If you and your child’s school team disagree about an education issue, you have several options for conflict resolution.
If you and your child’s school team disagree about an education issue in your child’s Individualized Education Program (IEP) or 504 plan, one tool that is available to you is mediation.
- Mediation is a free, voluntary process that will be used only if you and the school agree to take part
- The mediator’s job is to help you and the school district come to an agreement, not to make decisions for you
- You or the school may end mediation at any time
- A trained, impartial mediator who is not an employee of the school district will be provided by the Vermont Agency of Education to conduct the mediation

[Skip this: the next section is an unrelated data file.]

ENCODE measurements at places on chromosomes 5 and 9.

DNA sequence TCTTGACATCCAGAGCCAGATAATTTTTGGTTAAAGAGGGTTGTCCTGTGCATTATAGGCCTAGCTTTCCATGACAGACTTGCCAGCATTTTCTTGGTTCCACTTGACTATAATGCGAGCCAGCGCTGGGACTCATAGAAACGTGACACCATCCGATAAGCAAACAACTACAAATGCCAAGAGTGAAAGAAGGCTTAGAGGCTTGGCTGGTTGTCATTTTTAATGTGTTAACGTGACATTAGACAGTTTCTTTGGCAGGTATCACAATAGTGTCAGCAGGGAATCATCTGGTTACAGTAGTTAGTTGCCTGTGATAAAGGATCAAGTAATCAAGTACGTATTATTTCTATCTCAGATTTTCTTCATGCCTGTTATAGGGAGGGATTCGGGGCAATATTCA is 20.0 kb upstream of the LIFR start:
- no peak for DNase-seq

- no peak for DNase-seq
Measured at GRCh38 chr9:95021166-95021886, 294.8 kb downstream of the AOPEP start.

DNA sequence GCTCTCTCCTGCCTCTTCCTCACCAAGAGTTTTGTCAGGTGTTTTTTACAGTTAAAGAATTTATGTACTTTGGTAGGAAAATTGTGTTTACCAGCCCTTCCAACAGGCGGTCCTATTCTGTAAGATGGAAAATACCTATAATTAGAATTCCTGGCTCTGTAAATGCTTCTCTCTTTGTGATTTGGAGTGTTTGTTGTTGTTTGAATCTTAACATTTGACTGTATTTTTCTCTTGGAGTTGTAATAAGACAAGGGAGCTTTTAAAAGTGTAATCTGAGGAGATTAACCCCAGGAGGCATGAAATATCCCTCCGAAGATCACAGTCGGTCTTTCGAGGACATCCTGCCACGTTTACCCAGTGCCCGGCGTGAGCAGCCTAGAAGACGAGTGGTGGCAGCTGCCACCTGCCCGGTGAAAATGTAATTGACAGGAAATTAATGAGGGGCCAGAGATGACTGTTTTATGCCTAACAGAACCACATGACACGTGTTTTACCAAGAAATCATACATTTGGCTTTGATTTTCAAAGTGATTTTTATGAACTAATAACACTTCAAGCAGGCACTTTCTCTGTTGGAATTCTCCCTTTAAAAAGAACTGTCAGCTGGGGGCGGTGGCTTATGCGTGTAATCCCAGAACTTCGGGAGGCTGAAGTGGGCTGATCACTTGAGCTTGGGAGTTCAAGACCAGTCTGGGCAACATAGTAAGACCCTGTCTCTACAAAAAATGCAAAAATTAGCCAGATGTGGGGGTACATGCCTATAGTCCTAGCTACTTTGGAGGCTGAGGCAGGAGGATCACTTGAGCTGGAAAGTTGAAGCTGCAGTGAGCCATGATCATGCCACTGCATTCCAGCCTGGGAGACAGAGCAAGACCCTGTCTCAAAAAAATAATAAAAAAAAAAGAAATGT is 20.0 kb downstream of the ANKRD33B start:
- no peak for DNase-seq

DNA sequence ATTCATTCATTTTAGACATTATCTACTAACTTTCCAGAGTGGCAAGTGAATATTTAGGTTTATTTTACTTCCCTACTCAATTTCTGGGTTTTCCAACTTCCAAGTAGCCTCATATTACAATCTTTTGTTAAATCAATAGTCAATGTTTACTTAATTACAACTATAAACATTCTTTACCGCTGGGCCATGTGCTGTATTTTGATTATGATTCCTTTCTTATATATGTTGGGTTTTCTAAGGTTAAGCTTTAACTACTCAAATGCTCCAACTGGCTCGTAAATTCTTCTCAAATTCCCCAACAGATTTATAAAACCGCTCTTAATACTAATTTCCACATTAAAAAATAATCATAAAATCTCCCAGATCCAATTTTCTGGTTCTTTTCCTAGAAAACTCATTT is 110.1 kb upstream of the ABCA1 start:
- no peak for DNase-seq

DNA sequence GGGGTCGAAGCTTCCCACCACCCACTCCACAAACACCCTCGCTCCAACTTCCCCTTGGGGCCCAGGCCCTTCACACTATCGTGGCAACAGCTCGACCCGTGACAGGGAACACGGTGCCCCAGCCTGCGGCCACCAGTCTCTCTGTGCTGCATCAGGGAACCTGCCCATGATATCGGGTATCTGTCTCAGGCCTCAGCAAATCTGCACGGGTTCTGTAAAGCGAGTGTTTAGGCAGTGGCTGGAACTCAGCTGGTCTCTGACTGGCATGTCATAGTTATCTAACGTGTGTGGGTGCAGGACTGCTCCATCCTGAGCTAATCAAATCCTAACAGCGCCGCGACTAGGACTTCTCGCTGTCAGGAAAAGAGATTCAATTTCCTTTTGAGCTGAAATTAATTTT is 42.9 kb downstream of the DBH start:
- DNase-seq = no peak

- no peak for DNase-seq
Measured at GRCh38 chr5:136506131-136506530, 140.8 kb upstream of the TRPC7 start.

You have the right to file an administrative complaint with the Vermont Secretary of Education if you believe a school district has violated federal or state special education laws.
- Once you file the complaint the Vermont Agency of Education (AOE) will investigate
- The investigation includes a review of all relevant information
- Once this review is completed a decision is made about whether the school district has violated federal or state special education laws
- If a violation is found, the AOE can require that the school take corrective actions to fix the problem
- If you disagree with the decision, you have the right to request a due process hearing
Due Process Complaint
A special education due process hearing is a formal review conducted by a trained, impartial hearing officer appointed by the Vermont Agency of Education.
- Due process complaints may be filed with the Vermont Agency of Education regarding special education and 504 issues for students
- If you disagree with the decision of the hearing officer, you have 90 days to appeal this matter with a state or federal court